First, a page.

Ask any pastelist whether or not they use fixative, and you will undoubtedly get a most fervent opinion. Some see it as an essential part of their pastel layering technique; others utilize it only at the end to add stability to a finished pastel painting; and many avoid its use altogether due to the potential for altering the appearance of pastel.
When using fixative, it’s important to remember that its purpose is to add stability to the fine pastel pigment, not to render it hard as a rock. A few light applications are often better than a heavy application. One consequence of fixative application can be a general weakening of color brilliance, diminishing (sinking) of white, and darkening of the overall value range. If this occurs, wait for the fixative to dry and gently reapply the desired pastel.
The term “fixative” signifies a chemical substance used to fix or stabilize something. Various fixing ingredients—such as casein (milk protein), varnish-based (resin dissolved in alcohol), and acrylic (plastics)—have been used for fixing experimentation since the origin of pastel as a fine art medium. The commercially available fixatives of today, just like various brands of manufactured pastel sticks and surfaces, have distinct characteristics. Some are better suited as workable fixatives; others are best as final fixatives; and a few work well for both purposes. In advance of any serious painting, it’s advisable to experiment with how a fixative will interact with a specific pastel brand and surface. A certain amount of appearance shift is to be expected but can vary greatly depending on these factors. (A helpful overview of commercial pastel fixatives is available at Dakota Art Pastels website.)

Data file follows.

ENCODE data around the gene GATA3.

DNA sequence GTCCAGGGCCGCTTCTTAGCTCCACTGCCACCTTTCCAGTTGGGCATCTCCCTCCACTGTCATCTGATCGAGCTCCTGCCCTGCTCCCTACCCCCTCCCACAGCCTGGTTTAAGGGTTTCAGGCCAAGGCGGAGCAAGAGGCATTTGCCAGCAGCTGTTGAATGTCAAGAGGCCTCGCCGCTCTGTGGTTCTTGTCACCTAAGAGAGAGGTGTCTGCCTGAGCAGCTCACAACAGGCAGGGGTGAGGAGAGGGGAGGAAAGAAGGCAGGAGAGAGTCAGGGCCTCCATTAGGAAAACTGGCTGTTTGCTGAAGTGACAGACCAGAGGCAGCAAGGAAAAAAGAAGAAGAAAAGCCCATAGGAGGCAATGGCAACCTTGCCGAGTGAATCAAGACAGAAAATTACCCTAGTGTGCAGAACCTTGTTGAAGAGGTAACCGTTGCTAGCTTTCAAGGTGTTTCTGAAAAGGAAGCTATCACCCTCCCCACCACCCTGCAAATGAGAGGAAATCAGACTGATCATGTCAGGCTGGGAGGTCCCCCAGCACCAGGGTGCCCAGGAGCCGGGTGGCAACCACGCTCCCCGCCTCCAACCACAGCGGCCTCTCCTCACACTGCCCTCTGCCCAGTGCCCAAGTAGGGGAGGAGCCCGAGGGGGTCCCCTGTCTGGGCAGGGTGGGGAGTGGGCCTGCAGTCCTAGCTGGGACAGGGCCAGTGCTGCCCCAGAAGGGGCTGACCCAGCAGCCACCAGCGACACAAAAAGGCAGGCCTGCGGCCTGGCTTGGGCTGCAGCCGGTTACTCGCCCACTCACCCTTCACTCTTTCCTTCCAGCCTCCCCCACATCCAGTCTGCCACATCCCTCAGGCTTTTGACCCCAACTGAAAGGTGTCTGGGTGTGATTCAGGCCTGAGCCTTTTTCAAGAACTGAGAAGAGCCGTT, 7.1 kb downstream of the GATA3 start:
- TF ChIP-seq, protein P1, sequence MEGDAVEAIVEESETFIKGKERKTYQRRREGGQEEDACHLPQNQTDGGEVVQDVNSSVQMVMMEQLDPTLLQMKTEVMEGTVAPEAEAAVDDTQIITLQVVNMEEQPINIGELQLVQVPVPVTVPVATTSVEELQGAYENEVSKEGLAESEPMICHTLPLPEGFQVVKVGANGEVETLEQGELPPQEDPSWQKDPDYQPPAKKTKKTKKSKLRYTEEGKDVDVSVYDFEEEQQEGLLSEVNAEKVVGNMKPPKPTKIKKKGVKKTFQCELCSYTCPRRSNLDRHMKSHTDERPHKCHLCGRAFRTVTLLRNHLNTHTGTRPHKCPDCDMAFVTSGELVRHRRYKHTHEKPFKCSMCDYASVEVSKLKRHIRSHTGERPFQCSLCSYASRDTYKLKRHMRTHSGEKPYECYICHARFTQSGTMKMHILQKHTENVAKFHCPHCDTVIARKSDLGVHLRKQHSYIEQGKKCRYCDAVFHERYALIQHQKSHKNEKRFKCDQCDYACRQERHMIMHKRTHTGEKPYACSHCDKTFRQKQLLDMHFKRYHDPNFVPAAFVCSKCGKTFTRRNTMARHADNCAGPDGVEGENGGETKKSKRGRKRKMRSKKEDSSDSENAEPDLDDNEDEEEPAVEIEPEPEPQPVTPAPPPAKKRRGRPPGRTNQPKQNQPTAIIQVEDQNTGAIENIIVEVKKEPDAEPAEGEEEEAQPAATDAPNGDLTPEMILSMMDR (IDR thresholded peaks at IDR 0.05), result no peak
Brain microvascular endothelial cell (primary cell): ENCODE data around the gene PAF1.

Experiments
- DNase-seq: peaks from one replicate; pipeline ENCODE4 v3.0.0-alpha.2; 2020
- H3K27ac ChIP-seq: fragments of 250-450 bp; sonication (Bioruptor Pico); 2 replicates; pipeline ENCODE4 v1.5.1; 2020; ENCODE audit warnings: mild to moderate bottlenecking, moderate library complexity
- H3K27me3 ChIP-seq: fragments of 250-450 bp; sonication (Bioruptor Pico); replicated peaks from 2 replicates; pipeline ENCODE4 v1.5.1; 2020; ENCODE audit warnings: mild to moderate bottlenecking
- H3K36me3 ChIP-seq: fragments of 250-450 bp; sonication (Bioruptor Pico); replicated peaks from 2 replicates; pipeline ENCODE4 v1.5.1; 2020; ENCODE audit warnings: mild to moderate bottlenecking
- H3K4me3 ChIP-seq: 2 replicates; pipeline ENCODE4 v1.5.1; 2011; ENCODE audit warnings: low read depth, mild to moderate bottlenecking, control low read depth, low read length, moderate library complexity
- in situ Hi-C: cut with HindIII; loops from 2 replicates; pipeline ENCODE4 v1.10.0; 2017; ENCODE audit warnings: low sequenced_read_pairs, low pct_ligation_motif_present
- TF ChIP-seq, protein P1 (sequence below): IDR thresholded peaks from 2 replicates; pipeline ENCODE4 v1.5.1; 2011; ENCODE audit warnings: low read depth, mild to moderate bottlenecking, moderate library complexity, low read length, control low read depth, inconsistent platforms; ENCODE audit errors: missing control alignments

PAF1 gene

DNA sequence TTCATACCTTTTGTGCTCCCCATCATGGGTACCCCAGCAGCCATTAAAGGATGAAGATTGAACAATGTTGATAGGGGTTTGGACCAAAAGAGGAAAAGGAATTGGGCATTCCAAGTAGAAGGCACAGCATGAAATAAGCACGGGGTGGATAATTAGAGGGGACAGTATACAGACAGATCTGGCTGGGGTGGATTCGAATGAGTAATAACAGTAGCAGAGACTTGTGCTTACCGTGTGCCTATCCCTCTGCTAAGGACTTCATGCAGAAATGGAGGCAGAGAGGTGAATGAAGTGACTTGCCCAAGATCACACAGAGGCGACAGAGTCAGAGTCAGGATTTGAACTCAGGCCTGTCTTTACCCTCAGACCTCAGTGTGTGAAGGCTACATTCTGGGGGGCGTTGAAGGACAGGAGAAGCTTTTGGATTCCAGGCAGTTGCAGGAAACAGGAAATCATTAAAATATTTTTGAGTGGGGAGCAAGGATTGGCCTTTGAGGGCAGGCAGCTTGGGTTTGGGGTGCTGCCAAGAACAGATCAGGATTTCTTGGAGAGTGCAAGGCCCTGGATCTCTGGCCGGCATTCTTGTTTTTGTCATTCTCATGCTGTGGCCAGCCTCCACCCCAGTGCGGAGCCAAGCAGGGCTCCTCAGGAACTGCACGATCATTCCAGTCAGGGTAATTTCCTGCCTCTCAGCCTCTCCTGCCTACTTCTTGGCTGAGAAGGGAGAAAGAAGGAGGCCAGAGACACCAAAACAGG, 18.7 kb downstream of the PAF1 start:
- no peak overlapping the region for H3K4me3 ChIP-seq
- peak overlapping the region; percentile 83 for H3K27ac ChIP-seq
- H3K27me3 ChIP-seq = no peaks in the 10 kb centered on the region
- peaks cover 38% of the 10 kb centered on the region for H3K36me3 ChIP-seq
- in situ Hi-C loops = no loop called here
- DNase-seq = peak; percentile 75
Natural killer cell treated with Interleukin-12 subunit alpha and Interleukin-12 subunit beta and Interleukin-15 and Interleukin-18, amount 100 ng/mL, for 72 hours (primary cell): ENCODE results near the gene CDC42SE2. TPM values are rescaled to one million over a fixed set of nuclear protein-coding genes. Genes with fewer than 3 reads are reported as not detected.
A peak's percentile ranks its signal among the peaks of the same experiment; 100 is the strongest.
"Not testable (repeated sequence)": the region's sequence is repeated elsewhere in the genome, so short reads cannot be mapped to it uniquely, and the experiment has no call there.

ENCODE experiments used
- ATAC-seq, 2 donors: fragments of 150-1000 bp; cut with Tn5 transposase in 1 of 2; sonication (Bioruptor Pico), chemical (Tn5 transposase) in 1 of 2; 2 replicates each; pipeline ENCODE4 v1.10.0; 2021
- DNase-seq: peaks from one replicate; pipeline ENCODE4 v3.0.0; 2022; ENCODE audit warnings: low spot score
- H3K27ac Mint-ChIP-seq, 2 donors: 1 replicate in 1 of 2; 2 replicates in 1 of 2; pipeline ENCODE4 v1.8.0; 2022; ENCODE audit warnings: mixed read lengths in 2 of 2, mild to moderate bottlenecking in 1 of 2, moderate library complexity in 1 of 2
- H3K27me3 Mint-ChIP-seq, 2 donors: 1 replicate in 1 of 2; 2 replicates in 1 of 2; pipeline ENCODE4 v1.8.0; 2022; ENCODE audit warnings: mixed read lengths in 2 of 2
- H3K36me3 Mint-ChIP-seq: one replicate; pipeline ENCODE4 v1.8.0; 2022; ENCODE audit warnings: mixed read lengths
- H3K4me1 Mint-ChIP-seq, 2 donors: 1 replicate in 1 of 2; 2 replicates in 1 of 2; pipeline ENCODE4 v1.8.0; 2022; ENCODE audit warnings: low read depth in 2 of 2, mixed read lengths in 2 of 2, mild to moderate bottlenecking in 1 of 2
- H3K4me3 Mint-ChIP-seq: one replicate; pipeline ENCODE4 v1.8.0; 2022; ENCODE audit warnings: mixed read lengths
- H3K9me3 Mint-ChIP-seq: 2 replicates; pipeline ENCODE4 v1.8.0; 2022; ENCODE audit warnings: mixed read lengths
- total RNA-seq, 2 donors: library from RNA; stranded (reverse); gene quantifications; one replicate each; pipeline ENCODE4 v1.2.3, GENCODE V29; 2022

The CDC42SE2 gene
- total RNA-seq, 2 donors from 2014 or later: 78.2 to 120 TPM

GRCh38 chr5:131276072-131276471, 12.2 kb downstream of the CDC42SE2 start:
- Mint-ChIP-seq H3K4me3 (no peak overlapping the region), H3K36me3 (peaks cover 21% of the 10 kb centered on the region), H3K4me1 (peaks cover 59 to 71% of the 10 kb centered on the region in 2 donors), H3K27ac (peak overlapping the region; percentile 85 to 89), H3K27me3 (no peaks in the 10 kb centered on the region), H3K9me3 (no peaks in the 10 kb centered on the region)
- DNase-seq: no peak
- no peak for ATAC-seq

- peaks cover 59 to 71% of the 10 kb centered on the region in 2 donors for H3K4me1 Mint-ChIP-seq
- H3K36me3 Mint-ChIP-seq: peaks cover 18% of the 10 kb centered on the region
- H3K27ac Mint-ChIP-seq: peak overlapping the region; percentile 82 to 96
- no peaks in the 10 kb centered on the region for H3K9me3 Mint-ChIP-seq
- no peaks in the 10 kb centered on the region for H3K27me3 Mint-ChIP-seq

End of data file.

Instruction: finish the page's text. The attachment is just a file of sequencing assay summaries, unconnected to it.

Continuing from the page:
An artist I greatly admire that relies heavily on fixative for his pastel painting process is Pastel Society of America president and Master Pastelist, Jimmy Wright. Known for his large, emotionally charged portrait/figurative work and expressive, textual sunflower portrayals, Jimmy relies on frequent applications of casein-based SpectraFix or varnish-based Daler-Rowney Perfix fixative to help in the buildup of multiple layers of pastel that produce his stunning end results. His paintings are done on the smooth-side of large sheets of watercolor or etching paper, which may or may not include an acrylic pastel ground. Jimmy says, “Keep in mind that my work method involves spontaneity, forceful application of color, numerous layers and large-scale grounds. Both Redon and Degas used fixative as part of their painting process. I find that it works that way for me too. Beware of other artist’s experiences, especially if you are being told to never use fixatives. You have to use a variety of brands before finding what works for you.”
After seeing the results of fixative use in the experienced hands of Jimmy Wright, we should all be encouraged to heed his advice and give it a try. Ultimately, it may not be the technique injection you require, but, then again, it might just be the fix.